This book is essential reading if you want to understand why and how China changed so profoundly.
Few scholars have changed the face of economics like Ronald Coase. His work brought a very rare commodity to the economics profession - clarity. His observations, based on empirical evidence and "old-fashioned" fact-finding, have unearthed a body of work that has transformed the way we think about simple, but crucial, facts. The ways individuals and firms organize and his work on property rights had a profound impact on how we comprehend issues from the inner working of organizations to the use of market tools to address environmental problems. On the latter, his work provide the academic underpinning for the establishment of the Acid Rain program in the United States in the early 1990s, which was so successful that it virtually wiped out the problem of acid rain in America.
At a 101 and not a man to avoid challenges, he now braces himself on an issue that many in the West are puzzled by -"How China Became Capitalist". Again, he brings clarity to a confused picture. Without embracing dogmas from either left or right, he traces the history of Chinese reforms from the rise of Deng Xiaoping to the present. In Coase and co-author Ning Wang's recounting and interpretation, we learn about the unleashing of China's experiment with capitalism. Rather than a top-down approach as many believe, the Chinese government fostered competition between cities and provinces; allowed for experiments and pilots to take place in certain sectors, industries and regions. China after Mao had a blank slate from which to experiment. Throughout this, Coase's work on property rights was critical to many Chinese policy makers. It is no coincidence that alongside Marx and Friedman, Coase is one of the most revered Western economists in China.

Coase is the finest of scholars. The Nobel committee (belatedly) understood his contribution as a thought leader, not just a servant of mathematical tools and creator of theorems. Teaching is much about pointing the obvious that surrounds us. That he has always done masterfully and does it again in "How China Became Capitalist". A must-read from anyone interested in economics, and in a clear analysis of Chinese political economy.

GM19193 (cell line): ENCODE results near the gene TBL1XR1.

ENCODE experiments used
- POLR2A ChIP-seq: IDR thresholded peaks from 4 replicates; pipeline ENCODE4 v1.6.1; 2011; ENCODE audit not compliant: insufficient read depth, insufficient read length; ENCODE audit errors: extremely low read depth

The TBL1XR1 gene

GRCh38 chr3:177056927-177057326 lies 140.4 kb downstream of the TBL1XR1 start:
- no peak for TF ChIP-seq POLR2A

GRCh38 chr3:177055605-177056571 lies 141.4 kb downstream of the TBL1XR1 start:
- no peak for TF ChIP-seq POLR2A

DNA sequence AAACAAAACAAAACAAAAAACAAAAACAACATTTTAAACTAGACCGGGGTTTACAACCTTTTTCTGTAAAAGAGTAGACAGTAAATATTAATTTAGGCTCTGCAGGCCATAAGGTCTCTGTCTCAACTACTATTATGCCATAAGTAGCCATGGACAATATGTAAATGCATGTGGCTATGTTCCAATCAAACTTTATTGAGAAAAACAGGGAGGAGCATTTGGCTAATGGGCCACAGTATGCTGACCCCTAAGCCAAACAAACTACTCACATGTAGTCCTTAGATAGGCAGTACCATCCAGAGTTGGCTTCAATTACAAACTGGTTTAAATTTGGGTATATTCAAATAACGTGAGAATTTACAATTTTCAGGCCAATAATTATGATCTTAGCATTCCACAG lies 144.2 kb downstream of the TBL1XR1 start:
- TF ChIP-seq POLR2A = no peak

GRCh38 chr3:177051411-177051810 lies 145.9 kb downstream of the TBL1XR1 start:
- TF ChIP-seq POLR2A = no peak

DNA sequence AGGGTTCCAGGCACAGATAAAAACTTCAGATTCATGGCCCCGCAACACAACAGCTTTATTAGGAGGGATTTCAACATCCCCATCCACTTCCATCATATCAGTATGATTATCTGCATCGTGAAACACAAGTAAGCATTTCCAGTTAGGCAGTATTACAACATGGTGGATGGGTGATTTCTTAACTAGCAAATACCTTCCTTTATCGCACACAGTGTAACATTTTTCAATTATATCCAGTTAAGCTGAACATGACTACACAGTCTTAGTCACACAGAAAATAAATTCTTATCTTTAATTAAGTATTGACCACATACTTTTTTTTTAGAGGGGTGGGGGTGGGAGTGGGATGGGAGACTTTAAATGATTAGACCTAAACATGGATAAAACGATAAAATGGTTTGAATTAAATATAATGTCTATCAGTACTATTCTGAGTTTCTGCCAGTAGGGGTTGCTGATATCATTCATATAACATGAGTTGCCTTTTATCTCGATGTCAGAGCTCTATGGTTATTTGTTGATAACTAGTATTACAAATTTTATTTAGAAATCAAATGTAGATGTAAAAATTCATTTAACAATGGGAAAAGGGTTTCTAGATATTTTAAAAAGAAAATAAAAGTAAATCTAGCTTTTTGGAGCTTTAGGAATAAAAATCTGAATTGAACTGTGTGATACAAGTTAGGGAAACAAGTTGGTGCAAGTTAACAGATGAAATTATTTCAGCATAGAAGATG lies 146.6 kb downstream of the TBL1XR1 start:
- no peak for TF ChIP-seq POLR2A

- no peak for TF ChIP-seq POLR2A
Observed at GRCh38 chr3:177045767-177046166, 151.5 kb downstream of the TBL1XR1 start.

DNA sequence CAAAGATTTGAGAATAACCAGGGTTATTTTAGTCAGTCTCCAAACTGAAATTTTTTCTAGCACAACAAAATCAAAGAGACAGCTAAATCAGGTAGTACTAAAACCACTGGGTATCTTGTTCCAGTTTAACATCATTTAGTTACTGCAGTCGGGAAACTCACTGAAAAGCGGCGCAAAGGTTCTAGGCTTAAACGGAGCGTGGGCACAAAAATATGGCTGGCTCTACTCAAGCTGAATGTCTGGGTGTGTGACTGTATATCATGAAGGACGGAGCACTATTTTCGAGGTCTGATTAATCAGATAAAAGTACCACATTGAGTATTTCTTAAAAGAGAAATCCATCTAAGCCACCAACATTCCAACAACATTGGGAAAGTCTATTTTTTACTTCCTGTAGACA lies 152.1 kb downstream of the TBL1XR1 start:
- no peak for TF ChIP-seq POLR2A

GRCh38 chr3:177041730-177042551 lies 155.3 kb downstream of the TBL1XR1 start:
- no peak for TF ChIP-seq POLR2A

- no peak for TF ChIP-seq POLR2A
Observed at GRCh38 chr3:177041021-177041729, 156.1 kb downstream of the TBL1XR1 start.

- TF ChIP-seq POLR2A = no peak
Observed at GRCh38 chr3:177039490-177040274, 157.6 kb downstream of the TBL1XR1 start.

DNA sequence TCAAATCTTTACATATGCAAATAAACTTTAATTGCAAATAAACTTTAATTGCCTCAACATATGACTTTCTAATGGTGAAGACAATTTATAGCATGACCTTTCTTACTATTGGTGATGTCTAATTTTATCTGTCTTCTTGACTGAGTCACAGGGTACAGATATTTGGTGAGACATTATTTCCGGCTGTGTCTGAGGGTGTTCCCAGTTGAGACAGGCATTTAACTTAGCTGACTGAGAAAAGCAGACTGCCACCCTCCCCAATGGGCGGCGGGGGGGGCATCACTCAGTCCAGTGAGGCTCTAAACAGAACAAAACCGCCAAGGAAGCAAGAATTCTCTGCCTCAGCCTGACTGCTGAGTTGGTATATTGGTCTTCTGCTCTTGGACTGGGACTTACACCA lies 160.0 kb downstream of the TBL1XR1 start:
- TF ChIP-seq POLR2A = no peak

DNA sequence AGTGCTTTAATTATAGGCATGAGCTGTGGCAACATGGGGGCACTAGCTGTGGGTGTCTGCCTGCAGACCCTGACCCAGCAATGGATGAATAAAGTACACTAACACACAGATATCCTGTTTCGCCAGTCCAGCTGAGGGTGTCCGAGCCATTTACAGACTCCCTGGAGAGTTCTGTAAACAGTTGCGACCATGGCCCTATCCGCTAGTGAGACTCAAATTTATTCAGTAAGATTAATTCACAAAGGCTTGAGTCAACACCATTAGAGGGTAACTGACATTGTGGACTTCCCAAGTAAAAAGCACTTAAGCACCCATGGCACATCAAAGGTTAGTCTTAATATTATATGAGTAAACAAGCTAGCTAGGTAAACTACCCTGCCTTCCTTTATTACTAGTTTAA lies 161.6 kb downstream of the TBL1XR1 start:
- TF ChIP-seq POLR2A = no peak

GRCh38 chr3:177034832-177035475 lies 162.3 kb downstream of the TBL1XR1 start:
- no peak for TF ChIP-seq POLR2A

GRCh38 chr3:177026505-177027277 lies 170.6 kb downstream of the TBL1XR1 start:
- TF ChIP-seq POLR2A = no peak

When I first toured China (and Chinese industries and collective farms) in the early eighties, the future was uncertain, but hopes of reformers ran high. The messages were confusing and confused. Were there property rights? When would the next backlash against individual initiative begin? This book by Economics Nobel Prize winner (a man who had acquired one-hundred years of wisdom) and his Chinese associate makes it clear that the path from failing socialism to China's economic and cultural resurgence was anything by rationally planned. On the margin, markets emerged and set people free to prosper. On the margin, experiments like Shenzhen - going from fishing village to super-prosperous magnet for the young and enterprising in a few decades – were permitted to flourish. This combined with a non-ideological pragmatism: what worked in creating economic development was accepted by Beijing Centre. The book is insightful in explaining why China's economic renaissance has produced these astonishing results to date. The authors are also correct to point out that copying the ideas and technologies of the West will not carry China to developed-country status. What is needed now is competition in the market of ideas. Will the powerful party elites permit this?
The book could have done with some editing to eliminate repetitions and to meld the contributions of the two authors into a more homogeneous whole. Every now and then it is obvious where the historical detail gives way to fundamental economic teaching by the great Ronald Coase. But these are quibbles. It is a great book and obligatory read if you want to know why and how modern China has emerged, and if you want a dose of solid Austrian economics in action.